Chapter 1 starts out like your everyday letter, with a salutation. A long, drawn-out salutation. Paul expresses his desire to visit the congregation in Rome, then says a few good words about Jesus and God, then lays in to the evil and fornicators. He clearly indicates that unbelievers are scum.
It is the longest of the Pauline epistles and is considered his "most important theological legacy".
Chapter 2 focuses on hypocrites, he really hates hypocrites. And he appears obsessed with circumcision. Hypocrites and dick flesh - that’s the theme here.
It’s taking a while, but by Chapter 3, we hear Paul say that faith is more important than works.
...and another word or two about dick flesh.
28 Therefore we conclude that a man is justified by faith without the deeds of the law.
I’m surprised that Jesus has only been mentioned in passing so far.
Chapter 4 reinforces the idea of faith over works. And dick flesh. Jesus gets mentioned again, once.
Finally, we hear more about Jesus in Chapter 5, as Paul illustrates the power of faith as the path to God, and the power of belief in Jesus to obtain redemption for your sins.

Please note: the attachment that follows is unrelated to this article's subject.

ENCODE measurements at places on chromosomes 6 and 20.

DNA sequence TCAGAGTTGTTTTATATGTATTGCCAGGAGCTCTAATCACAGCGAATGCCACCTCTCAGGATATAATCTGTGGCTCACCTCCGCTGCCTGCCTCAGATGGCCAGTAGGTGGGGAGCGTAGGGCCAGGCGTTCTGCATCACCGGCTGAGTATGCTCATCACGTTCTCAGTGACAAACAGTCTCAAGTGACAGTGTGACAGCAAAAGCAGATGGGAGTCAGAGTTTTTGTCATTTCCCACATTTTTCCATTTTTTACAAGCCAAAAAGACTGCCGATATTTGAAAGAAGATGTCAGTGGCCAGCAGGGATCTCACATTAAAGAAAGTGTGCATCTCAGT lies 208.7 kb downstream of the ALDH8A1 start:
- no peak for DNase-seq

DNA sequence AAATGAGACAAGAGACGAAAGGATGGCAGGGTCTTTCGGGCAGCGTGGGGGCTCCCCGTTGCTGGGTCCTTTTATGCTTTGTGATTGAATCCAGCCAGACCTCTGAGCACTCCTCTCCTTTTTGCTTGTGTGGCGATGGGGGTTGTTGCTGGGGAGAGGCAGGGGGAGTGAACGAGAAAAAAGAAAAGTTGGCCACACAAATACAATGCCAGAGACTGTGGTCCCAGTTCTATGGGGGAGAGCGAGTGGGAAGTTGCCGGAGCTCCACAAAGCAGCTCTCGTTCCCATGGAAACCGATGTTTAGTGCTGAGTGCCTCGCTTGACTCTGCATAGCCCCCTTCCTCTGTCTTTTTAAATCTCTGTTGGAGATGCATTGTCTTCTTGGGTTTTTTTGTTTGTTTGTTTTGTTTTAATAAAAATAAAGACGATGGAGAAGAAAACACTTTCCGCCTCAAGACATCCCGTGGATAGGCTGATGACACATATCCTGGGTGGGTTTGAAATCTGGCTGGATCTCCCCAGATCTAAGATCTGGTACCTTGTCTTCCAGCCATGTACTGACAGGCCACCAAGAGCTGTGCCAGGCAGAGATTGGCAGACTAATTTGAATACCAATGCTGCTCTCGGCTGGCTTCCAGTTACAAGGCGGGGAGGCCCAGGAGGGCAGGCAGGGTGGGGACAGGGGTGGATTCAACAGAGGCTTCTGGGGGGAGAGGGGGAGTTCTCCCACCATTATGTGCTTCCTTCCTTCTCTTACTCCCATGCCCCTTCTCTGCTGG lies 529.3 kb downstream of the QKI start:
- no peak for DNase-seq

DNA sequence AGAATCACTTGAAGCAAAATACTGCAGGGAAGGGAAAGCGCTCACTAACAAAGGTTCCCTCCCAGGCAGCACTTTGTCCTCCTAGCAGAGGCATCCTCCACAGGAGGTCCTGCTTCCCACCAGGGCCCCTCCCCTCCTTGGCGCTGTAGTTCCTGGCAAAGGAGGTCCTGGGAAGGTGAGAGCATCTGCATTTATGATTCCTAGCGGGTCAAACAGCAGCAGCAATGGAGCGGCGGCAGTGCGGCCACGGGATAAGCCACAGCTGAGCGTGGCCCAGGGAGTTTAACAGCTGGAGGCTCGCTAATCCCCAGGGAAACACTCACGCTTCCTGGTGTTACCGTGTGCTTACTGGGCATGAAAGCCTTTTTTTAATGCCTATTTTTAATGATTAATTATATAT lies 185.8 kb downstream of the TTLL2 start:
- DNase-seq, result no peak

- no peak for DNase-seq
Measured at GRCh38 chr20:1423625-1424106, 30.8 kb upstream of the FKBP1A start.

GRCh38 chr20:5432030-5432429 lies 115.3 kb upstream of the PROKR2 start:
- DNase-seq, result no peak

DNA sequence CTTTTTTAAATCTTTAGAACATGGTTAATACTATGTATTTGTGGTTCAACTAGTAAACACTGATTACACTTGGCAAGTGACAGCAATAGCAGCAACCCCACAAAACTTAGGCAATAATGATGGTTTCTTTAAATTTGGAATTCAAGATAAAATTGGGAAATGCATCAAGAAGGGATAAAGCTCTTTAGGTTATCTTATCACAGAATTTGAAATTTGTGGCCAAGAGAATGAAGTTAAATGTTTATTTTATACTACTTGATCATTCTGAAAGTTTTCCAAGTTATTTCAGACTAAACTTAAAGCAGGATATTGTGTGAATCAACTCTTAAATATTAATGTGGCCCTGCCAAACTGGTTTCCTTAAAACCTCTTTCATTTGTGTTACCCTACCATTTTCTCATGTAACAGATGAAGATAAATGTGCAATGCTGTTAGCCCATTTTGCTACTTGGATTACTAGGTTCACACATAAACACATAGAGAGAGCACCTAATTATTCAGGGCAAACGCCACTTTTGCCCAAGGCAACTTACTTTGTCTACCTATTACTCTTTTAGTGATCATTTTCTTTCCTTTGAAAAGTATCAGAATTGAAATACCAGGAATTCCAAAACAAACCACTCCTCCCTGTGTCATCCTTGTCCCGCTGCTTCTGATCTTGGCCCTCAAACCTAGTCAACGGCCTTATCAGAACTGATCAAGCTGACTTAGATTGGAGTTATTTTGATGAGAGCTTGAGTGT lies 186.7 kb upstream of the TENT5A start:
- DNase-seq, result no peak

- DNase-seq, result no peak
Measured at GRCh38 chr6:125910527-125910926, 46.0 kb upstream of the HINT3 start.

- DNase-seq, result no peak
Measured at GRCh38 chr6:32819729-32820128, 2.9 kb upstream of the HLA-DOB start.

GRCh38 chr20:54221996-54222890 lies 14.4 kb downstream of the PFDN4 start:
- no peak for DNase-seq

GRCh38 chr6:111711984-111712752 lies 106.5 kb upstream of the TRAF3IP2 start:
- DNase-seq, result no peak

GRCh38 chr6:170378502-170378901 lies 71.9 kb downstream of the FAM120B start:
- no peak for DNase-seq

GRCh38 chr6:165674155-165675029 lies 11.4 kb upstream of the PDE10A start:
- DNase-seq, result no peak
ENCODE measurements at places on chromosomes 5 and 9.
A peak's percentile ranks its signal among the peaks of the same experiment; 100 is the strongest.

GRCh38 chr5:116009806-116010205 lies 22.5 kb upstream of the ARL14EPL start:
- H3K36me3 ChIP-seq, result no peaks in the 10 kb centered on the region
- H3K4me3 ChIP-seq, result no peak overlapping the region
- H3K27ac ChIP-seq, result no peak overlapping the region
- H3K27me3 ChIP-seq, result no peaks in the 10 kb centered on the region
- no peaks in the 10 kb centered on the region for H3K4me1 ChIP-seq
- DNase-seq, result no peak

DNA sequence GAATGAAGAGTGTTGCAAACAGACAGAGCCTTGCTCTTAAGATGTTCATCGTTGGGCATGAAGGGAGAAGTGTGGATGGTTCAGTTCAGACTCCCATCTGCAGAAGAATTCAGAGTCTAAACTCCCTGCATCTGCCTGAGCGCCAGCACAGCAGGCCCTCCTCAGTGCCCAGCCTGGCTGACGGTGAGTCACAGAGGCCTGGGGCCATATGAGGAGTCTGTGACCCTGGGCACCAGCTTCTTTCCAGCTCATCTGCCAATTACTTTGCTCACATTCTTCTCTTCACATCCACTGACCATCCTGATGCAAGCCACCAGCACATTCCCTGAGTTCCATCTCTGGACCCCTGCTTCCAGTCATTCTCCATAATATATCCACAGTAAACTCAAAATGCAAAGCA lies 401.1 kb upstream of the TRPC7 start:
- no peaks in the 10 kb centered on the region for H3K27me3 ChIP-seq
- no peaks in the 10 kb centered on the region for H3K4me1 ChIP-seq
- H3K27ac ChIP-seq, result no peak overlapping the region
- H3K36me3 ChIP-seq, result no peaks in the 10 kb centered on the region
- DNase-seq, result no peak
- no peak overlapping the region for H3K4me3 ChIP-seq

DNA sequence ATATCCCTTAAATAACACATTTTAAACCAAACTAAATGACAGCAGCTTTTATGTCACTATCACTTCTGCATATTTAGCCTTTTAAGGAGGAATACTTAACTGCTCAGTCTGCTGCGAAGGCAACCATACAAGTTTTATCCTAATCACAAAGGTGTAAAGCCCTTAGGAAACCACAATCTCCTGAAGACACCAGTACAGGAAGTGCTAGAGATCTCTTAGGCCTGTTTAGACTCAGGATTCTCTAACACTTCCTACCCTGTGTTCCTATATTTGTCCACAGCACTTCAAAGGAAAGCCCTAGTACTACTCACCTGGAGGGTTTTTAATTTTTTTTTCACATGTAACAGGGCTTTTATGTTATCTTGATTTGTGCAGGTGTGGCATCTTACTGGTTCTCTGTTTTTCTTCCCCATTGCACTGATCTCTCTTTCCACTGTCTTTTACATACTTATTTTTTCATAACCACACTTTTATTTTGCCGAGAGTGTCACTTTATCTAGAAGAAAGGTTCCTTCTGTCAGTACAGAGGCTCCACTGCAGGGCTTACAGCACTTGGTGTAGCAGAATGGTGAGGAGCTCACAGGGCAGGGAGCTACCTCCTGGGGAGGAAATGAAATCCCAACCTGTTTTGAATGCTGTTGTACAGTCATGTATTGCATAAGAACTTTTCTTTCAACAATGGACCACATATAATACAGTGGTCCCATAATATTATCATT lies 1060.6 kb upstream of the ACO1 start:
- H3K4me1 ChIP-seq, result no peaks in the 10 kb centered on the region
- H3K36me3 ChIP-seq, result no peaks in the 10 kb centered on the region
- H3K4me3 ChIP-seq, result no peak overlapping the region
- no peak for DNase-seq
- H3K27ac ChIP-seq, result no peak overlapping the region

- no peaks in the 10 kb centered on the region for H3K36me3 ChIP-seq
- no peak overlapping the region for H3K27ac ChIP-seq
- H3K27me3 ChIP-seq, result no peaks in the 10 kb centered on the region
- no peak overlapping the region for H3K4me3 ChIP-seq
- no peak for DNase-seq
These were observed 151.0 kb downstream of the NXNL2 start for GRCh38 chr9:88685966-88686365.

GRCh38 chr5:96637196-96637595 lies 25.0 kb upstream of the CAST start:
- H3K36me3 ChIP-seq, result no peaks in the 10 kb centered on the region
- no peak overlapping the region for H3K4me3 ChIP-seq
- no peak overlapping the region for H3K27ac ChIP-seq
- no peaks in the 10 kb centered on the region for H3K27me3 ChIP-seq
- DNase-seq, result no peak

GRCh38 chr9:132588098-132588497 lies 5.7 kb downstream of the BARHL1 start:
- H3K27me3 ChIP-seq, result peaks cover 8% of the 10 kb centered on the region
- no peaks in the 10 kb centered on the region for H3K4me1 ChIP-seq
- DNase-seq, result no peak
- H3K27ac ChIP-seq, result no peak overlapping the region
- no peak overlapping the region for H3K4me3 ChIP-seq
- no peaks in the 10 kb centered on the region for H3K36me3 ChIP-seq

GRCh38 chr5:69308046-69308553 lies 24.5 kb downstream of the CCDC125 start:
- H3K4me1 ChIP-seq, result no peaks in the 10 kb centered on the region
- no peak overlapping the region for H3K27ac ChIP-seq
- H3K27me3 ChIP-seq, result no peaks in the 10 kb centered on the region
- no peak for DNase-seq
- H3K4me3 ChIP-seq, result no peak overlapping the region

The whole obsession about dick flesh is really disturbing, though.
So, I wonder why Paul feels he’s so important to the Romans that his words should be taken seriously? We can imagine that, in 55 CE, there are a few thousand believers spread around the Mediterranean Sea, and that, if Antioch (Turkey) is where the first church is established, then major civic centers might be expected locations for congregations to arise. But Paul’s early importance (or feeling of importance) is an eyebrow-raiser. If nothing else, we can sense that the question of salvation through works as opposed to salvation through faith is what Paul feels needs addressing.
Regardless, it’s worth reading about the Church at Antioch, just to get a mental image of where and how Paul gets started. When we get to earlier Epistles, it will be interesting to see whether Paul's theology has changed.